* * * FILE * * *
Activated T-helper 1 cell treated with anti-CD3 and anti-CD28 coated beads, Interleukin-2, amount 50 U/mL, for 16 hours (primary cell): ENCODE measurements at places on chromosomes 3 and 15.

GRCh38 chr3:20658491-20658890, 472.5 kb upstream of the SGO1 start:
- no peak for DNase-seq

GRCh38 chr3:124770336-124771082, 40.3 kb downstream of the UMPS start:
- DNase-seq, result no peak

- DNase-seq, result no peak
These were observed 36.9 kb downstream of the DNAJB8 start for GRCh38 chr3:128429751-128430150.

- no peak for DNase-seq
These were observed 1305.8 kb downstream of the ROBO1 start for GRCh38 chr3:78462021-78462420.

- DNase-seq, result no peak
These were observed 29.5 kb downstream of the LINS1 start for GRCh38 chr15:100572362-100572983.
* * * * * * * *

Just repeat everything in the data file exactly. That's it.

Activated T-helper 1 cell treated with anti-CD3 and anti-CD28 coated beads, Interleukin-2, amount 50 U/mL, for 16 hours (primary cell): ENCODE measurements at places on chromosomes 3 and 15.

GRCh38 chr3:20658491-20658890, 472.5 kb upstream of the SGO1 start:
- no peak for DNase-seq

GRCh38 chr3:124770336-124771082, 40.3 kb downstream of the UMPS start:
- DNase-seq, result no peak

- DNase-seq, result no peak
These were observed 36.9 kb downstream of the DNAJB8 start for GRCh38 chr3:128429751-128430150.

- no peak for DNase-seq
These were observed 1305.8 kb downstream of the ROBO1 start for GRCh38 chr3:78462021-78462420.

- DNase-seq, result no peak
These were observed 29.5 kb downstream of the LINS1 start for GRCh38 chr15:100572362-100572983.